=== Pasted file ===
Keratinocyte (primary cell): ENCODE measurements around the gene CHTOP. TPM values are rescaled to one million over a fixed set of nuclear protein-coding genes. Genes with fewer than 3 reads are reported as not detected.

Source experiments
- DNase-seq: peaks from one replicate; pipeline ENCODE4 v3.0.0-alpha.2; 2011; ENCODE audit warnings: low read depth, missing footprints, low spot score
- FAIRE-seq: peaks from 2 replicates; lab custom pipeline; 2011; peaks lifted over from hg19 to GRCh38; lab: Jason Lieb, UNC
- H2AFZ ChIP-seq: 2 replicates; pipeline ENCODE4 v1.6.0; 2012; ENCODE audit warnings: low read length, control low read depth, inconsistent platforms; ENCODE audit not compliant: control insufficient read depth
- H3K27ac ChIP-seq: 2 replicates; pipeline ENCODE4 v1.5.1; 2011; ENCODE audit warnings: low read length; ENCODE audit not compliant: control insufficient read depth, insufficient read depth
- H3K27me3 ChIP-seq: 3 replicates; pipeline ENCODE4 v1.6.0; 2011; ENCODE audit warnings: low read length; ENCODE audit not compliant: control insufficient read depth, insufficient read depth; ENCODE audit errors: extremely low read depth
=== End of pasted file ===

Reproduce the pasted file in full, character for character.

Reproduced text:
Keratinocyte (primary cell): ENCODE measurements around the gene CHTOP. TPM values are rescaled to one million over a fixed set of nuclear protein-coding genes. Genes with fewer than 3 reads are reported as not detected.

Source experiments
- DNase-seq: peaks from one replicate; pipeline ENCODE4 v3.0.0-alpha.2; 2011; ENCODE audit warnings: low read depth, missing footprints, low spot score
- FAIRE-seq: peaks from 2 replicates; lab custom pipeline; 2011; peaks lifted over from hg19 to GRCh38; lab: Jason Lieb, UNC
- H2AFZ ChIP-seq: 2 replicates; pipeline ENCODE4 v1.6.0; 2012; ENCODE audit warnings: low read length, control low read depth, inconsistent platforms; ENCODE audit not compliant: control insufficient read depth
- H3K27ac ChIP-seq: 2 replicates; pipeline ENCODE4 v1.5.1; 2011; ENCODE audit warnings: low read length; ENCODE audit not compliant: control insufficient read depth, insufficient read depth
- H3K27me3 ChIP-seq: 3 replicates; pipeline ENCODE4 v1.6.0; 2011; ENCODE audit warnings: low read length; ENCODE audit not compliant: control insufficient read depth, insufficient read depth; ENCODE audit errors: extremely low read depth